First up – technically it’s a dairy-free substitute for butter or simply a plant-based spread. This is not something new, the terms butter and milk are widely being used to describe plant-based alternatives both on package and via marketing campaigns, even though butter and milk are governed by a standard of identity.
There has been a rise in plant-based spreads as consumers search for vegan options or ‘free-from’ options made with unique ingredients. Also, “taste curious” consumers are craving deliciously new and creamy products beyond a soy-based spread or hummus that are instagrammable on their toast and crackers. Watermelon seed butter tastes like tahini and is often used like peanut butter. It can be mixed with water to make a seed beverage. Prices for watermelon seed butter range from $3.99 to $18.20 for approximately 200 grams. Tahini move over, as we explore what the heck is watermelon seed butter.
Watermelon Seed Butter and Health
It may seem obvious, but watermelon seed butter is made from the seeds of watermelons. Watermelon seeds have 8 grams of protein per 30 mL (2 tablespoons). They have a good source of the omega-6 fat linoleic acid, plus they are high in zinc and magnesium. There is minimal substantiated research about the health benefits of watermelon seed butter, however, let’s review some emerging information.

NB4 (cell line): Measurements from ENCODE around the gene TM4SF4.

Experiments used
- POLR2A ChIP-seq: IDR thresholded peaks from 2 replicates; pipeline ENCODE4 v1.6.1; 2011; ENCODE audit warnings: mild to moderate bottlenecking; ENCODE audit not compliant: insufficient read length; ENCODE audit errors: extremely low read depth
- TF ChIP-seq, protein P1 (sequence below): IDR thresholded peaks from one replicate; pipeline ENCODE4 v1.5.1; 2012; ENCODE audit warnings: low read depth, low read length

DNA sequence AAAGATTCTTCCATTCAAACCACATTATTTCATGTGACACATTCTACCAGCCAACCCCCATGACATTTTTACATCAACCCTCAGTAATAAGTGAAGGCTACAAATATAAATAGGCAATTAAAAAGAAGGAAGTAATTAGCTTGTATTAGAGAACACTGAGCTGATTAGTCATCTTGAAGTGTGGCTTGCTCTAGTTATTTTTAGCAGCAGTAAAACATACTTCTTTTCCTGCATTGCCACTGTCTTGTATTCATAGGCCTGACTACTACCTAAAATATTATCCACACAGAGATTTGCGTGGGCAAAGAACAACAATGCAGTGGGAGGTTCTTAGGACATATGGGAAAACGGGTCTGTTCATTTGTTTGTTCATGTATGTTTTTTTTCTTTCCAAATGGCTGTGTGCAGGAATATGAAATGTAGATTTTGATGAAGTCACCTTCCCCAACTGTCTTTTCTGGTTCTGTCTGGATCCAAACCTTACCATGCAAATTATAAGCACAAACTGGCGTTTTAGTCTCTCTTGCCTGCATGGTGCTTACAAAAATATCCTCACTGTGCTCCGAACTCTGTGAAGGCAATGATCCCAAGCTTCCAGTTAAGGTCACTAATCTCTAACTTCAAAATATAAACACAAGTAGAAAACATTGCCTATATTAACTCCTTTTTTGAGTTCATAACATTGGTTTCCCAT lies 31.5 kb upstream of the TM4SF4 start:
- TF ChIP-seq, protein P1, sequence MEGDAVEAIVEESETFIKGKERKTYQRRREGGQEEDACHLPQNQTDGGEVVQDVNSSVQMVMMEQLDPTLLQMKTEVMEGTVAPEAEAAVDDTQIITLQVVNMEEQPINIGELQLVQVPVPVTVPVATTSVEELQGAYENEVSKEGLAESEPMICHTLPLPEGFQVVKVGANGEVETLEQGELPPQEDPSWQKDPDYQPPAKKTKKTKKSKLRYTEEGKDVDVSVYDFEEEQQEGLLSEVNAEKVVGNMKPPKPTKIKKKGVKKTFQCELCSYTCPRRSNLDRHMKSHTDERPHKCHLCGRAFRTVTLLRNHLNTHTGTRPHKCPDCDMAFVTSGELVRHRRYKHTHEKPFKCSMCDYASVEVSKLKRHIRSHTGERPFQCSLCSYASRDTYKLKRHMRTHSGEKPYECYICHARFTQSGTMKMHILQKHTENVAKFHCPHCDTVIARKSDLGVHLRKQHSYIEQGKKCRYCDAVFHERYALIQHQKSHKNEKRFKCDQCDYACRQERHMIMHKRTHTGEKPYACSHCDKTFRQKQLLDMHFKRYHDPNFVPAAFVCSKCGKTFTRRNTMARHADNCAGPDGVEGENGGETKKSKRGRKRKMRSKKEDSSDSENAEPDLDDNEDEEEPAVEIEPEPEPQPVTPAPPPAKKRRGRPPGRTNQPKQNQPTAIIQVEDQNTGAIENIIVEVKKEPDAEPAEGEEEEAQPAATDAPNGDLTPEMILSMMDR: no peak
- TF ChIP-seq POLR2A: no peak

Watermelon seeds have linoleic acid which is responsible for lowering cholesterol levels and blood pressure (1). Furthermore, watermelon seeds contain magnesium which also can be beneficial to reducing blood pressure (2). Both are factors in reducing cardiovascular health risk.
In addition, watermelon seeds are high in zinc and a good source of plant protein which can be beneficial for improved immune function (1,2).
Currently, watermelon seeds are eaten mostly in China (2). Overall, watermelon seed butter is new to the North American consumer. There have been no adverse risks associated with the consumption of watermelon seed butter. Remember no single food or ingredient is a silver bullet. A lifestyle filled with healthy habits including a balanced dietary pattern, exercise and restful sleep is the best approach for long-term consistent, mind body health. If you have added watermelon seed butter to your healthy diet, let me know your thoughts about the flavour, texture and how you use it!
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- Watermelon (Citrullus lanatus (Thunb.) Matsumura and Nakai) Seed Oils and Their Use in Health – Chapter 136 – University of Guelph [Internet]. [cited 2020 Jan 21].
- Schaffer A., H.S P. MELONS, SQUASHES, AND GOURDS. In: Encyclopedia of Food Sciences and Nutrition (Second Edition) [Internet]. 2003 [cited 2020 Jan 21].
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